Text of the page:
Tuesday, August 14, 2018

Epic Mickey 2: The Power of Two

Following the success of Epic Mickey, a sequel was developed for release in 2012 called Epic Mickey 2: The Power of Two, allowing for a second player to join in and control Oswald while the other controls Mickey. The game was released alongside a 3DS companion game titled Epic Mickey: Power of Illusion, with a gameplay style closer to the Castle of Illusion series of games. After getting to play Epic Mickey 2 for myself, I found it overall enjoyable, though not without flaws.

Sometime following the events of Epic Mickey, everything is going well in Wasteland until a series of earthquakes cause considerable damage. The Mad Doctor, who claims to have been reformed, uses a horde of Beetleworx to help clean up the mess, which convinces Oswald that he may have actually changed. Distrusting the Mad Doctor, Oswald’s wife Ortensia requires the assistance of Gremlin Gus to contact Mickey for help on sorting things out.

The story, penned by comics legend Marv Wolfman, is pretty straight-forward and can keep you invested. The main driving force of the story, finding out and stopping the cause of the earthquakes, is a bit downplayed compared to the original, however this isn’t inherently bad. Regardless, I did find the big twist on who the villain is to be a tad predictable.

Gameplay is similar to that of the original game, though with some differences. Oswald joins the party with the ability to use electricity via a remote he carries with him. The remote is able to interact with certain objects to accomplish tasks Mickey could not, such as activating or shorting out mechanisms and even stunning the Blotworx enemies throughout each level. This, combined with fewer enemies being present at a time, can make levels significantly easier to get through, especially since Oswald can also revive Mickey with the remote if he’s about to die. Oswald is controlled by the AI if a second player is not in control, meaning he will perform certain actions automatically, though certain things (ex. secret actions, going through projectors) are better off performed in 2-player.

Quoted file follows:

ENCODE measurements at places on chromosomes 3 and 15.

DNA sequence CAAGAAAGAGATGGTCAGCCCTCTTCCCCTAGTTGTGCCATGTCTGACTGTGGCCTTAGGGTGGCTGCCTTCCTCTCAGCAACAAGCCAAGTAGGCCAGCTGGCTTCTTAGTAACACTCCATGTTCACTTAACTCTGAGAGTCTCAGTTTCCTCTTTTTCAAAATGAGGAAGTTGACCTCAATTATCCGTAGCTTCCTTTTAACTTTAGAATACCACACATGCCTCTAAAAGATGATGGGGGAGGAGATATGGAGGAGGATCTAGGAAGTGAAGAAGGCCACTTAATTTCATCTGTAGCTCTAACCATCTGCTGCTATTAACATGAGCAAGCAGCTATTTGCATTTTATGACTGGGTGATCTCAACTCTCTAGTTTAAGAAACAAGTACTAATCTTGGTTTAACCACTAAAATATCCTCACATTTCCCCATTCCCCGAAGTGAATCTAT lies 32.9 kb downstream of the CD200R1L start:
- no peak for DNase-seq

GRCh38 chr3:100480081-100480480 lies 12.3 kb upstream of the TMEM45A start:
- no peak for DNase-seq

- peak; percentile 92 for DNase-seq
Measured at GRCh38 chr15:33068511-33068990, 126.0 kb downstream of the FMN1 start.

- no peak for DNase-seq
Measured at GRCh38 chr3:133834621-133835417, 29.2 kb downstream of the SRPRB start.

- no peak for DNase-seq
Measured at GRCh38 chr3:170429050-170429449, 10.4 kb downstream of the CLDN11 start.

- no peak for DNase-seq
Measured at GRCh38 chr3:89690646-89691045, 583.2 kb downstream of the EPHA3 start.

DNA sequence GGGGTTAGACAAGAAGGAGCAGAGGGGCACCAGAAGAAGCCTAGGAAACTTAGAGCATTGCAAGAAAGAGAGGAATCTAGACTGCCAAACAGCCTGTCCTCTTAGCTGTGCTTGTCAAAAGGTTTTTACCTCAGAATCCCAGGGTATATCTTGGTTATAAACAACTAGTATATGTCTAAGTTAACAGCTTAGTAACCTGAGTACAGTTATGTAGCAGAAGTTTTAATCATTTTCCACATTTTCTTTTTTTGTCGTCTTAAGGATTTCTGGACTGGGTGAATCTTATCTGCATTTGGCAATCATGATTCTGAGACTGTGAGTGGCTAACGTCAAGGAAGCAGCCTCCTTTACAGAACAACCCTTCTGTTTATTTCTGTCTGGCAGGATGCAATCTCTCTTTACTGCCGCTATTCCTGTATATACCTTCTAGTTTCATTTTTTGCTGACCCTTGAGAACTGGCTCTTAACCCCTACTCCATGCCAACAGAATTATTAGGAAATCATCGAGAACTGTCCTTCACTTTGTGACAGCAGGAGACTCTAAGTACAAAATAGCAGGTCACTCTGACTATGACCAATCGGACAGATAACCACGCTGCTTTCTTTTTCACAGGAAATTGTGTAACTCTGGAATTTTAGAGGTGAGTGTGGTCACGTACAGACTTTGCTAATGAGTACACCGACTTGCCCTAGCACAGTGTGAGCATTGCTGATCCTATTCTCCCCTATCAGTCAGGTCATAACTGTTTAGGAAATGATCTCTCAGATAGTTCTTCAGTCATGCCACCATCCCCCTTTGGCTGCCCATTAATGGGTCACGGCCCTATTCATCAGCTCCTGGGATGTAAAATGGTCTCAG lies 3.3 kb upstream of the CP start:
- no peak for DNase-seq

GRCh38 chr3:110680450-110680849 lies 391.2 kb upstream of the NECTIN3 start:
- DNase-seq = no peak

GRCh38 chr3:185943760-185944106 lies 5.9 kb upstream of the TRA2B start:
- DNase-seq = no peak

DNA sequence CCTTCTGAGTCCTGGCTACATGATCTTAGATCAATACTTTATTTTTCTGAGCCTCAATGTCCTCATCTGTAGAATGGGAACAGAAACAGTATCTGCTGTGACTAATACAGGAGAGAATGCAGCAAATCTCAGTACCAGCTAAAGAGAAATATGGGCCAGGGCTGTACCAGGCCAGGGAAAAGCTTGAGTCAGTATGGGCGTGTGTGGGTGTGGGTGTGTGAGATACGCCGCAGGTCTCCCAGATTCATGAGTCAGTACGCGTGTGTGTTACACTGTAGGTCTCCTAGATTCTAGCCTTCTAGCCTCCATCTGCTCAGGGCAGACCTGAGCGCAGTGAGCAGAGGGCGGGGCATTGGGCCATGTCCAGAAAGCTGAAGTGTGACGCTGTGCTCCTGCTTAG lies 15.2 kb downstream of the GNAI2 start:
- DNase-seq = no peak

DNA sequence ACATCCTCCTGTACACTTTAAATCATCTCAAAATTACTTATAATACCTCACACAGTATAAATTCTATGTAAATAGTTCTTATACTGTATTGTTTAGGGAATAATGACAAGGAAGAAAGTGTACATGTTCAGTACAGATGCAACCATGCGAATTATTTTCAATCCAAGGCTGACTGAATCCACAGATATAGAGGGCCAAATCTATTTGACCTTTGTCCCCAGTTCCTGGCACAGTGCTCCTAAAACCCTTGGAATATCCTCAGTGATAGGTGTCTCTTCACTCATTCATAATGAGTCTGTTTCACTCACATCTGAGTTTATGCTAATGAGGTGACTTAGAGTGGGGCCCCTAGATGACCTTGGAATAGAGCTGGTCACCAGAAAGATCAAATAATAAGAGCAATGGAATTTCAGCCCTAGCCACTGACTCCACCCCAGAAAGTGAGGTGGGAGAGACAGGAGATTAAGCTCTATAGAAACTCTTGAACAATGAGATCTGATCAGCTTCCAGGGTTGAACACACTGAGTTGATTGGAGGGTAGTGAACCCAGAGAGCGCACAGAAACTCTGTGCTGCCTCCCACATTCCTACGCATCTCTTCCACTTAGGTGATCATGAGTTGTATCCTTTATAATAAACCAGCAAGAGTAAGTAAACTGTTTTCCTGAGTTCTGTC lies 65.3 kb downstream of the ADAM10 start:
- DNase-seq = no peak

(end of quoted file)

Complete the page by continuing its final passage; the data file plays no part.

There are also fountains that can momentarily make you either invisible or
immune to thinner depending on whether you've painted or thinned nearby objects.

Sketches make a return, including a new Fairy Sketch that can allow the player to levitate an object temporarily while pushing it with paint and thinner. They also come with an improvement in how they operate, in that unlocking a Sketch once allows for infinite uses, albeit with a cooldown once it wears off before you can use it again. However, the Sketches are almost never required outside of the first time they are introduced, although the Fairy Sketch can really come in handy sometimes.

Another improvement is the major graphical upgrade. The visuals overall look more polished than they did in the previous game, making them much more presentable and better capturing the “toon” aspect of the series.

Unlike the previous game, this one features full-on voice acting, which I found to be a welcome change to allow for increased character interaction and not forcing the player to rely on quick subtitles. It is here that we also finally get to hear what many characters sound like, including Oswald, Ortensia and the Mad Doctor among others, such as the Gremlins. The Mad Doctor, voiced here by Jim Meskimen, primarily speaks in song, something pulled off well by Meskimen’s singing talent. Oswald however, voiced again by Frank Welker, for whatever reason sounds a bit like Fred Jones from Scooby-Doo! (a character Welker has voiced from the get-go); and Gremlin Gus, despite being voiced by Cary Elwes, can get annoying after a while since he will not shut up.

What Oswald the Lucky Rabbit sounds like.

Much like in the first Epic Mickey, there’s two different endings that can be achieved, the exact combination of which depends on certain actions you take during the game (because of the way I was playing, I missed some sidequests). Either way, the game teases a third at the end that will sadly never come to pass, following the closure of developer Junction Point (not to mention the unrelated shutdown of Disney Interactive) after Epic Mickey 2 underperformed.

Despite this unresolved tease and other issues, Epic Mickey 2: The Power of Two is an overall enjoyable game. While not having the same sort of stakes as the first, the story is pretty engaging with its world-building and the gameplay is something of an improvement over the original concept. Though you cannot play as Oswald unless you are player 2, it’s interesting that he’s even playable at all. I would recommend this game to fans of the original Epic Mickey, at least to give it a shot, especially given the short-lived nature of the franchise.

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